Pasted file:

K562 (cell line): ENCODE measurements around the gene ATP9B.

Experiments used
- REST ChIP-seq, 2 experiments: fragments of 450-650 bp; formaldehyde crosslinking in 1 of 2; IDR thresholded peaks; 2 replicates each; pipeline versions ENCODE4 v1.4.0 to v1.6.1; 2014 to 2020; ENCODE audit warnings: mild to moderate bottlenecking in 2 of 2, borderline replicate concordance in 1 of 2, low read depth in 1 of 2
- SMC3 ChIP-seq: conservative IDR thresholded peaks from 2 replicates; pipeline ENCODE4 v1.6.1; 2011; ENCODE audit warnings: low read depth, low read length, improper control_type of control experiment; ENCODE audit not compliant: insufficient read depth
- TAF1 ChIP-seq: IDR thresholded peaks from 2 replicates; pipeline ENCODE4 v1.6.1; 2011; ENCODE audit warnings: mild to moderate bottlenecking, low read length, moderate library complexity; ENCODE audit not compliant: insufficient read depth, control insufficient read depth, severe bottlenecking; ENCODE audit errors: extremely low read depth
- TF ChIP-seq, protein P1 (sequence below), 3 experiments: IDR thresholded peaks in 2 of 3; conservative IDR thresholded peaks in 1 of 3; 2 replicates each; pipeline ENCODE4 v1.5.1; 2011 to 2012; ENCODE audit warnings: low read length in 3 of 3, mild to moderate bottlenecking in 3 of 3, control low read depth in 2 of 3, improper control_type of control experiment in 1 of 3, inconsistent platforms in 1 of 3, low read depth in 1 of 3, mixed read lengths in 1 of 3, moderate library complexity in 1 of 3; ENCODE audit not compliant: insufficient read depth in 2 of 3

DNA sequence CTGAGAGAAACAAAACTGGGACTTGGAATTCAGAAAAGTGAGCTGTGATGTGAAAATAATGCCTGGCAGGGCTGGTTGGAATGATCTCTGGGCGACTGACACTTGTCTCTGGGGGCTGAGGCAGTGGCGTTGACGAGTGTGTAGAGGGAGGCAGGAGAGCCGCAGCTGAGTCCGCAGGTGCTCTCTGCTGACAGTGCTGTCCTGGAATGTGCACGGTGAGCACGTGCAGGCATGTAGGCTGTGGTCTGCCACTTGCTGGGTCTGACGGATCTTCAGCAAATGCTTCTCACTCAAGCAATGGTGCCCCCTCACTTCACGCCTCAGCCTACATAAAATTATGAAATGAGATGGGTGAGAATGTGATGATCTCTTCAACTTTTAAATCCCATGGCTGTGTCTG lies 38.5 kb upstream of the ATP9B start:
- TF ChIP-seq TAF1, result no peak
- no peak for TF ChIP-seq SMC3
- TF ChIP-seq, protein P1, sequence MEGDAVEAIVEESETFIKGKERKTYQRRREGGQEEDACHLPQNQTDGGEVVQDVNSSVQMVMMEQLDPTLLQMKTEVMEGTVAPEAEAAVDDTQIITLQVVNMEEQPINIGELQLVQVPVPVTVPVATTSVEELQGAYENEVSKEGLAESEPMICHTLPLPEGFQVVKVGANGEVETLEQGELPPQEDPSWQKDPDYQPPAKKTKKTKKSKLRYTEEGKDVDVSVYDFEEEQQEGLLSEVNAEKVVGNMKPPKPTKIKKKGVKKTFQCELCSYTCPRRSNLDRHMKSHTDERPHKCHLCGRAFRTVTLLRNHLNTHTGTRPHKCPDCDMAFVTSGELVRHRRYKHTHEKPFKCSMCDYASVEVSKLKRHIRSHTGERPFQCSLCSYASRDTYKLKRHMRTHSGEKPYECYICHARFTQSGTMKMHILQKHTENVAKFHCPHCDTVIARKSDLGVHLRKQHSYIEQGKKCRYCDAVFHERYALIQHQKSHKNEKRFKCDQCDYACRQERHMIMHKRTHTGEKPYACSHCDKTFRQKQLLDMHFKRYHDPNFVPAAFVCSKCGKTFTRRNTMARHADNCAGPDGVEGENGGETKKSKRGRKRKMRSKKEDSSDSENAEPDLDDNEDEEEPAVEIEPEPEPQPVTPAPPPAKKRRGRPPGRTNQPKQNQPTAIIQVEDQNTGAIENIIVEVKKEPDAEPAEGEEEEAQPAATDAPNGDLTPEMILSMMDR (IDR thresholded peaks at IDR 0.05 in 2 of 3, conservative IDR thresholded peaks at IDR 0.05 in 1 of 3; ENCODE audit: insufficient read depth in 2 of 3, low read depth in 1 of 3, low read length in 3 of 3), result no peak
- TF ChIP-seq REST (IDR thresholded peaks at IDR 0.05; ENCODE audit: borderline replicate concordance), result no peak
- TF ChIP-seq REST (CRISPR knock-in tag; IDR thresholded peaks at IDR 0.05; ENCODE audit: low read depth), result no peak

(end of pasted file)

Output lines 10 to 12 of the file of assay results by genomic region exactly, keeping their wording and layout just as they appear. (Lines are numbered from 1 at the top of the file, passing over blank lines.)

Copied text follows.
- TF ChIP-seq, protein P1, sequence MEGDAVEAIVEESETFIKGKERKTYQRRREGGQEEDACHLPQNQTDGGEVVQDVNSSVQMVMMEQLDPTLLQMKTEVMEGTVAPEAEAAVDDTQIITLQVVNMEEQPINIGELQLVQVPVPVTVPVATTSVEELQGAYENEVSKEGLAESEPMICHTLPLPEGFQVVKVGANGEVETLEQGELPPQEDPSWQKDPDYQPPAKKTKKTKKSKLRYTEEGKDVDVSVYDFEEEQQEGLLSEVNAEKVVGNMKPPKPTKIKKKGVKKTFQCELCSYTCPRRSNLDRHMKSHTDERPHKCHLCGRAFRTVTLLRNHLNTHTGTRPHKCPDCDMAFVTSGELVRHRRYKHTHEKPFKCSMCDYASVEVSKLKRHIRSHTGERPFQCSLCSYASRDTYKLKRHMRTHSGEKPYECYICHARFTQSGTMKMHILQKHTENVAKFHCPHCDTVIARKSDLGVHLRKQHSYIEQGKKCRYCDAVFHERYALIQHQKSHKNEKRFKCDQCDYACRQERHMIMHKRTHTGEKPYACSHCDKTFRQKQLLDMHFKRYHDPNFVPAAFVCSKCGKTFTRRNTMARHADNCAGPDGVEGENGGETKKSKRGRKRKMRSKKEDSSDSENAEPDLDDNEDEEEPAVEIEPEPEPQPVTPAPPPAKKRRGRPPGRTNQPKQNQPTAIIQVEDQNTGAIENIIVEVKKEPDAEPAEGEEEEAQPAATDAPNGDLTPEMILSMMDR (IDR thresholded peaks at IDR 0.05 in 2 of 3, conservative IDR thresholded peaks at IDR 0.05 in 1 of 3; ENCODE audit: insufficient read depth in 2 of 3, low read depth in 1 of 3, low read length in 3 of 3), result no peak
- TF ChIP-seq REST (IDR thresholded peaks at IDR 0.05; ENCODE audit: borderline replicate concordance), result no peak
- TF ChIP-seq REST (CRISPR knock-in tag; IDR thresholded peaks at IDR 0.05; ENCODE audit: low read depth), result no peak